3.4. Address ranges in GNU sed and HHsed

(1) GNU sed 3.02+, ssed, and sed15+ all support address ranges like:


which match /regex/ plus the next 5 lines (or EOF, whichever comes first).

(2) GNU sed v3.02.80 (and above) and ssed support address ranges of:


as a special case to permit matching /regex/ if it occurs on the first line. This syntax permits a range expression that matches every line from the top of the file to the first instance of /regex/, even if /regex/ is on the first line.

(3) HHsed (sed15) has an exceptional way of implementing


If /RE1/ and /RE2/ both occur on the same line, HHsed will match that single line. In other words, an address range block can consist of just one line. HHsed will then look for the next occurrence of /regex1/ to begin the block again.

Every other version of sed (including sed16) requires 2 lines to match an address range, and thus /regex1/ and /regex2/ cannot successfully match just one line. See also the comments at section 7.9.4, below.

(4) BEGIN~STEP selection: ssed and GNU sed (v2.05 and above) offer a form of addressing called "BEGIN~STEP selection". This is not a range address, which selects an inclusive block of consecutive lines from /start/ to /finish/. But I think it seems to belong here.

Given an expression of the form "M~N", where M and N are integers, GNU sed and ssed will select every Nth line, beginning at line M. (With gsed v2.05, M had to be less than N, but this restriction is no longer necessary). Both M and N may equal 0 ("0~0" selects every line). These examples illustrate the syntax:

     sed '1~3d' file      # delete every 3d line, starting with line 1
                          # deletes lines 1, 4, 7, 10, 13, 16, ...

     sed '0~3d' file      # deletes lines 3, 6, 9, 12, 15, 18, ...

     sed -n '2~5p' file   # print every 5th line, starting with line 2
                          # prints lines 2, 7, 12, 17, 22, 27, ...

(5) Finally, GNU sed v2.05 has a bug in range addressing (see section 7.5), which was fixed in the higher versions.

3.5. Debugging sed scripts

The following two debuggers should make it easier to understand how sed scripts operate. They can save hours of grief when trying to determine the problems with a sed script.

(1) sd (sed debugger), by Brian Hiles

This debugger runs under a Unix shell, is powerful, and is easy to use. sd has conditional breakpoints and spypoints of the pattern space and hold space, on any scope defined by regex match and/or script line number. It can be semi-automated, can save diagnostic reports, and shows potential problems with a sed script before it tries to execute it. The script is robust and requires the Unix shell utilities plus the Bourne shell or Korn shell to execute.

       http://sed.sourceforge.net/grabbag/scripts/sd.ksh.txt (2003)
       http://sed.sourceforge.net/grabbag/scripts/sd.sh.txt  (1998)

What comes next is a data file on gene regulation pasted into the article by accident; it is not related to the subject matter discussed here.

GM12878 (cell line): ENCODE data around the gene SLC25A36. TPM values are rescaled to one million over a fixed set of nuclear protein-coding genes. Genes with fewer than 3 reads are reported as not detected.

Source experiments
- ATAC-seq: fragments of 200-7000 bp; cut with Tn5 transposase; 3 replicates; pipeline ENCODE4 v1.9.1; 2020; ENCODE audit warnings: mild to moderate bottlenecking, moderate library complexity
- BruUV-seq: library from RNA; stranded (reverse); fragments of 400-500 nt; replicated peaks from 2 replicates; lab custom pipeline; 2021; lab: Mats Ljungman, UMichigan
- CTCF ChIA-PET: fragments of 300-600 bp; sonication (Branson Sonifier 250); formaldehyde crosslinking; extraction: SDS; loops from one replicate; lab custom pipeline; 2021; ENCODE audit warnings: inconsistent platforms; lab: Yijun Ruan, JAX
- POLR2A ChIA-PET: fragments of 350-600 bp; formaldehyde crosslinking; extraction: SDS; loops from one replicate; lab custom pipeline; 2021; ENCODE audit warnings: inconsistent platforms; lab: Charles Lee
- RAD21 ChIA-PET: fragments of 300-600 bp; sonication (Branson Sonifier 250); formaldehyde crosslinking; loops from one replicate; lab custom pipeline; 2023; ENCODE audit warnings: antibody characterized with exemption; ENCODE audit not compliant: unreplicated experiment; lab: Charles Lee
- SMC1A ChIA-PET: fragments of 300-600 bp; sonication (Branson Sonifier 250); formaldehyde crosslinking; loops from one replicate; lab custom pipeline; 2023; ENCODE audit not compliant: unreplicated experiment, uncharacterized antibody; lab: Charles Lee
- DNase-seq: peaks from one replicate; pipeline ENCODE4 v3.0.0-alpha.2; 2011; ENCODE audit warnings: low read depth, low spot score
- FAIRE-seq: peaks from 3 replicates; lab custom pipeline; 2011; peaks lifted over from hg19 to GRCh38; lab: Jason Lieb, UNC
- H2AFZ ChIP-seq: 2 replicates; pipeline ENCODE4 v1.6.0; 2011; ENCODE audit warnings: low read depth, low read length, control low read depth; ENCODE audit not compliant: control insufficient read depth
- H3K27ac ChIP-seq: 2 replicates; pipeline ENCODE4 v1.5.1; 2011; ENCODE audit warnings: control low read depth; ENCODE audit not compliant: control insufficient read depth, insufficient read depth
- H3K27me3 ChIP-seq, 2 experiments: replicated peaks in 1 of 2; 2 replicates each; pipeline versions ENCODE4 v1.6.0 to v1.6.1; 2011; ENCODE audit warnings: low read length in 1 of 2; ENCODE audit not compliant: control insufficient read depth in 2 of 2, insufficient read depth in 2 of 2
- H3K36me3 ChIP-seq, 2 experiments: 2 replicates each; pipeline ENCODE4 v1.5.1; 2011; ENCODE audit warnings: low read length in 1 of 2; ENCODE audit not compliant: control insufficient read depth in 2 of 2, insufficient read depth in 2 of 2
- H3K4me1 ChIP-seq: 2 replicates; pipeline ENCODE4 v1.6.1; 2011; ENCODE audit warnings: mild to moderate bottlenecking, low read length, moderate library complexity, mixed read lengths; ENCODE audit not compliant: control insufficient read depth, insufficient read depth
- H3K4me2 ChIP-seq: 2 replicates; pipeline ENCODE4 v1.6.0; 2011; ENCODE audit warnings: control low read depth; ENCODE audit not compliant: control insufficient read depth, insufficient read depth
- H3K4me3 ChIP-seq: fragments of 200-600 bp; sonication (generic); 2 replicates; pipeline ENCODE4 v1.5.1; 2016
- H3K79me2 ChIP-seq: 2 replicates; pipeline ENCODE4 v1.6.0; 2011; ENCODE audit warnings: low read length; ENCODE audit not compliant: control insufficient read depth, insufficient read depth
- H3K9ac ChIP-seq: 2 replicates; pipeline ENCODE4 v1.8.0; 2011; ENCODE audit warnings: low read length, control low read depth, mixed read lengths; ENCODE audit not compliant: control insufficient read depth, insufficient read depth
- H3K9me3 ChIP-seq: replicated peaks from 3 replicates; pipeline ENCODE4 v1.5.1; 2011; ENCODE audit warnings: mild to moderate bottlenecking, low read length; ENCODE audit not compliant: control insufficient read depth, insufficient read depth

(2) sedsed, by Aurelio Jargas

This debugger requires Python to run it, and it uses your own version of sed, whatever that may be. It displays the current input line, the pattern space, and the hold space, before and after each sed command is executed.


3.6. Notes about s2p, the sed-to-perl translator

s2p (sed to perl) is a Perl program to convert sed scripts into the Perl programming language; it is included with many versions of Perl. These problems have been found when using s2p:

(1) Doesn't recognize the semicolon properly after s/// commands.


(2) Doesn't trim trailing whitespace after s/// commands. Even lone trailing spaces, without comments, produce an error.

(3) Doesn't handle multiple commands within braces. E.g.,


will produce perl code with missing braces, and miss the second "G" command as well. In fact, any commands after the first one are missed in the perl output script, and the output perl script will also contain mismatched braces.

3.7. GNU/POSIX extensions to regular expressions

GNU sed supports "character classes" in addition to regular character sets, such as [0-9A-F]. Like regular character sets, character classes represent any single character within a set.

"Character classes are a new feature introduced in the POSIX standard. A character class is a special notation for describing lists of characters that have a specific attribute, but where the actual characters themselves can vary from country to country and/or from character set to character set. For example, the notion of what is an alphabetic character differs in the USA and in France." [quoted from the docs for GNU awk v3.1.0.]

Though character classes don't generally conserve space on the line, they help make scripts portable for international use. The equivalent character sets for U.S. users follows:

     [[:alnum:]]  - [A-Za-z0-9]     Alphanumeric characters
     [[:alpha:]]  - [A-Za-z]        Alphabetic characters
     [[:blank:]]  - [ \x09]         Space or tab characters only
     [[:cntrl:]]  - [\x00-\x19\x7F] Control characters
     [[:digit:]]  - [0-9]           Numeric characters
     [[:graph:]]  - [!-~]           Printable and visible characters
     [[:lower:]]  - [a-z]           Lower-case alphabetic characters
     [[:print:]]  - [ -~]           Printable (non-Control) characters
     [[:punct:]]  - [!-/:-@[-`{-~]  Punctuation characters
     [[:space:]]  - [ \t\v\f]       All whitespace chars
     [[:upper:]]  - [A-Z]           Upper-case alphabetic characters
     [[:xdigit:]] - [0-9a-fA-F]     Hexadecimal digit characters

Note that [[:graph:]] does not match the space " ", but [[:print:]] does. Some character classes may (or may not) match characters in the high ASCII range (ASCII 128-255 or 0x80-0xFF), depending on which C library was used to compile sed. For non-English languages, [[:alpha:]] and other classes may also match high ASCII characters.